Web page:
KANSAS CITY — What a difference a year makes. Exactly a year ago this column noted an oversupply of eggs had pushed egg and most egg product prices to multi-year if not record lows during the summer of 2016. Prices firmed slightly last December only to decline, although holding above summer lows, during the first quarter of 2017. Last week breaking egg prices were as much as six times the lows set in the summer of 2016, and graded eggs were as much as four times their summer lows of a year ago after surging the past three months.
Nest run breaking egg prices fell below 20c a dozen (breakeven around 50c) from June through November 2016, climbed to around 40c a dozen (low side of price range) in August 2017 then exploded to around 95c a dozen in late November, up about 150% from August. Grade A large eggs quoted by the U.S. Department of Agriculture saw wider price swings in 2016 and through the summer of 2017 before also surging nearly 140% from August to December 2017.
A year ago the egg laying industry had fully recovered in numbers from a massive loss of laying hens to avian influenza in 2015. The rapid recovery, coupled with a faster-than-expected move into cage free egg production — without a like reduction in the conventional laying flock — amplified and prolonged the oversupply of eggs and kept prices below breakeven costs for many producers. But the industry was slower than normal to reduce flock sizes needed to correct the oversupply, in part, some surmised, because much of the flock was young from rebuilding and at the height of production with investments not yet recouped. Also a factor was relatively low feed costs due to bumper corn and soybean (soybean meal) crops in 2016. At the same time, some demand had been lost to egg replacers or other ingredients due to shortages caused by A.I. losses.
Though well above historic lows a year earlier, both graded egg and breaking stock prices remained low through the summer of 2017. Total monthly table egg production held above same month year-earlier levels through August, although the gap was narrowing and production in September and October finally fell below year-earlier levels. U.S. table egg production in December 2016 was 662,533,100 dozen, up 68,815,900 dozen, or 11.6%, from December 2015, according to U.S.D.A. data. By October, production of 639,408,600 dozen was down 3,241,300 dozen, or 0.5%, from a year earlier. It should be noted that egg production in the three largest producing states, which account for 36% of U.S. table egg output (Iowa 17%, Indiana 10% and Pennsylvania 9%), still was up a combined 5,183,900 dozen, or 2.3%, from a year ago in October. The declines were in several smaller producing states, led by Florida, down 2,066,700 dozen, or 13%.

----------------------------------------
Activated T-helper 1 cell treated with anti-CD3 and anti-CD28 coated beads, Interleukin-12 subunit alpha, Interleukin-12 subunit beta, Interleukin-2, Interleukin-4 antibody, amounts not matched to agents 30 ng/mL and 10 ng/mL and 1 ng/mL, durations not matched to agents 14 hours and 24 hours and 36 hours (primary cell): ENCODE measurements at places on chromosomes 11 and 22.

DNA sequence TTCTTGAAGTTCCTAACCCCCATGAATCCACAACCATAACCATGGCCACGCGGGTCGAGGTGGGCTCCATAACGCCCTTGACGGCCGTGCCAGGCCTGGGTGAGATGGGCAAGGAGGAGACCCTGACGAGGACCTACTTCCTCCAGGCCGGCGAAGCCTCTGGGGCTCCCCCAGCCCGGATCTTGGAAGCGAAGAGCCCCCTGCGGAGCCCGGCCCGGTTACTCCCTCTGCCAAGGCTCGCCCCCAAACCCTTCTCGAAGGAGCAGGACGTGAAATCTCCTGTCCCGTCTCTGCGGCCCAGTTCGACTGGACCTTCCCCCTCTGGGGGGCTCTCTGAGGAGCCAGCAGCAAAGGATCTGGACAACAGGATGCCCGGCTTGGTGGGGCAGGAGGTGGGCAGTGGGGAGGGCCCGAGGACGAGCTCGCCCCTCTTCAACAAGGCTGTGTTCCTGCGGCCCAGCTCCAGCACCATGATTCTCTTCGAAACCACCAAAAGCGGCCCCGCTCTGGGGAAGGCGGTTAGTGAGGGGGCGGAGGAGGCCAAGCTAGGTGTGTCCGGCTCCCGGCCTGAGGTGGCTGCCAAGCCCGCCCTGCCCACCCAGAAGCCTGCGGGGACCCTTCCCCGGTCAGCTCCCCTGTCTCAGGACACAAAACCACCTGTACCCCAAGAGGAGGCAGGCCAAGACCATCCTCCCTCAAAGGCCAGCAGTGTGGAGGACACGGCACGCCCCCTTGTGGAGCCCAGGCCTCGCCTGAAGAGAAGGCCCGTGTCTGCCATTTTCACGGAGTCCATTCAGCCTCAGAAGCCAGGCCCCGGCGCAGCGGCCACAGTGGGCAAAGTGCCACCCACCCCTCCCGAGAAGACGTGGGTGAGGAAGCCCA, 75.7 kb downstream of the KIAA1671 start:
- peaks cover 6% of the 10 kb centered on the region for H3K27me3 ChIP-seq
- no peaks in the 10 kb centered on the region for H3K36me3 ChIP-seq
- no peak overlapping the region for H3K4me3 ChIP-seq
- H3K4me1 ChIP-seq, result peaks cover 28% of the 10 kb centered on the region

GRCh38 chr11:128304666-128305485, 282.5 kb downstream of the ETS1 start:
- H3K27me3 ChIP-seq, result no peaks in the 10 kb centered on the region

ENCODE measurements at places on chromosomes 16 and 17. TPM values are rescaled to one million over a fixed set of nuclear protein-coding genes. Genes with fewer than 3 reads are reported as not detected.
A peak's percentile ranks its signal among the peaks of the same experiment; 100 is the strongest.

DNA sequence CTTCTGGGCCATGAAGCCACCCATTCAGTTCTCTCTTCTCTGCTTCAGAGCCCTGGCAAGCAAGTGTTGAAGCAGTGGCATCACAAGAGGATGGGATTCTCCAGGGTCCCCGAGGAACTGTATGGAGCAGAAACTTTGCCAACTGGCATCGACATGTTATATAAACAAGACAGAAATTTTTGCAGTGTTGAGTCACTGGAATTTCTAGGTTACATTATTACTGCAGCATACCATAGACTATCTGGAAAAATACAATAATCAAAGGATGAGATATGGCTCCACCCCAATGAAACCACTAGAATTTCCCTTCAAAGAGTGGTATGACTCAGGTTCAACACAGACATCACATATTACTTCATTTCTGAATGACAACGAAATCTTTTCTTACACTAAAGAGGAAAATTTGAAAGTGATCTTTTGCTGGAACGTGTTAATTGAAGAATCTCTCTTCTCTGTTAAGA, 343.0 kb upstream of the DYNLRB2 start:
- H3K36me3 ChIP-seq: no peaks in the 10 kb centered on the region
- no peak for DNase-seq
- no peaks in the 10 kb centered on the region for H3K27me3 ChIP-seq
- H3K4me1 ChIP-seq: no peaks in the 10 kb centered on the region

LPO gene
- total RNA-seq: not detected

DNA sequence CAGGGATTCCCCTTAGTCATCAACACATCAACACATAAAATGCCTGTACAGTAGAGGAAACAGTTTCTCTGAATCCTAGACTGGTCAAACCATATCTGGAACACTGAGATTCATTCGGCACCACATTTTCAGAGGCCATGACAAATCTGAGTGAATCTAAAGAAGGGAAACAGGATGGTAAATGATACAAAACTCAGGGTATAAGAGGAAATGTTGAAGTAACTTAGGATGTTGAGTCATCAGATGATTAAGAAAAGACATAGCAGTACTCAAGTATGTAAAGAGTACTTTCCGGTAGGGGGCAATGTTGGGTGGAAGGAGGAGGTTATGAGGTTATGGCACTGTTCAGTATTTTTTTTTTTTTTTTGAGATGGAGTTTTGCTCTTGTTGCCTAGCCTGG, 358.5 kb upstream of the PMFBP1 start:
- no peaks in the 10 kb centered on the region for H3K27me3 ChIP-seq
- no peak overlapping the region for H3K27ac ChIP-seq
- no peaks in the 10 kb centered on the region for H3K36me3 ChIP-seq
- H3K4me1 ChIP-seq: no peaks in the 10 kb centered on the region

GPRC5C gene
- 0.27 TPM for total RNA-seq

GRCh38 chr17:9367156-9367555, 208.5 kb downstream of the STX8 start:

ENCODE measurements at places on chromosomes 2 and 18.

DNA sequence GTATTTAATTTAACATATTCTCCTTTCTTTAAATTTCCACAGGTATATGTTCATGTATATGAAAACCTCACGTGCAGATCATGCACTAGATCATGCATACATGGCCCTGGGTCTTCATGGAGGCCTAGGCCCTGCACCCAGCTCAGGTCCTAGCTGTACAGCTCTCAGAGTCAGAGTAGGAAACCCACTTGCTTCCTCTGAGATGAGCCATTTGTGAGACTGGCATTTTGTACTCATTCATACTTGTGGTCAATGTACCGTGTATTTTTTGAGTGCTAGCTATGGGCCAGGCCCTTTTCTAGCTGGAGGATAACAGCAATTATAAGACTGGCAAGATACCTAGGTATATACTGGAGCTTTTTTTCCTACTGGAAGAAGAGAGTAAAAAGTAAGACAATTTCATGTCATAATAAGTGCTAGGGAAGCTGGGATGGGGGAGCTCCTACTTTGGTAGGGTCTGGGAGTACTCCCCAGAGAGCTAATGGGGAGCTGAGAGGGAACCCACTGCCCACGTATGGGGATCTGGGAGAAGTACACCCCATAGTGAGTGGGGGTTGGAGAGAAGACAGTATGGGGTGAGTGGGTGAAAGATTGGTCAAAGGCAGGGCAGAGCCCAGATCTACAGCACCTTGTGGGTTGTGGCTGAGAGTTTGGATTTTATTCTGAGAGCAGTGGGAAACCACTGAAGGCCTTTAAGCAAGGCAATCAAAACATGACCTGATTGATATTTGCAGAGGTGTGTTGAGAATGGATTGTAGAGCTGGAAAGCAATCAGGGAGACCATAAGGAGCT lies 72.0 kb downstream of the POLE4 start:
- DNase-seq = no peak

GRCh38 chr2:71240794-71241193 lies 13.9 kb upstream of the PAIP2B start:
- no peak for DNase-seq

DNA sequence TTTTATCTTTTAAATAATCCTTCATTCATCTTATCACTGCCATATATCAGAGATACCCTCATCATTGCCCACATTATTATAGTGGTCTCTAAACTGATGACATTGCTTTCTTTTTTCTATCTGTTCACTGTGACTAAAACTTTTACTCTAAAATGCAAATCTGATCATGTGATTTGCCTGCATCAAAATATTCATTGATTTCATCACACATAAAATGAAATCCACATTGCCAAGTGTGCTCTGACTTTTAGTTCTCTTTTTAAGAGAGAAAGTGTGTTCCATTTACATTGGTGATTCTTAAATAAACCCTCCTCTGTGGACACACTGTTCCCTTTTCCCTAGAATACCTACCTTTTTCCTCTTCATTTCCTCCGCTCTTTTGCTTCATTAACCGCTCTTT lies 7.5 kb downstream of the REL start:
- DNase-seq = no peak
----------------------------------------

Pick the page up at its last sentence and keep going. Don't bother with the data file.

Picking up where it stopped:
A contributing factor to lower egg production this fall was the increased level of forced molt (hens temporarily taken out of production to be later brought back with the ability to increase and prolong production), with 3.5% of the total laying flock being molted as of Sept. 1 (2.7% a year earlier) and 3% as of Oct. 1 (2.1%). Molt was below year-earlier levels in all prior months of 2017 except for March, and again fell below the prior year as of Nov. 1.
At the same time, demand for egg products has been strong. Domestic demand has exceeded expectations while export demand also has been higher due to avian influenza in several parts of the globe and discovery of fipronil, an insecticide banned from human food products, on eggs from some European producers, including top-producer The Netherlands. U.S. processors in some cases have had to turn away export business and delay or split shipments to domestic buyers.
Dried whole egg prices have more than doubled since August, while dried yolk was up about 85% and dried white was up 55%, with values also up sharply from a year ago.
While egg industry sources expect a correction in egg and product prices from the rapid run-up, the egg market has been anything but predictable in recent years.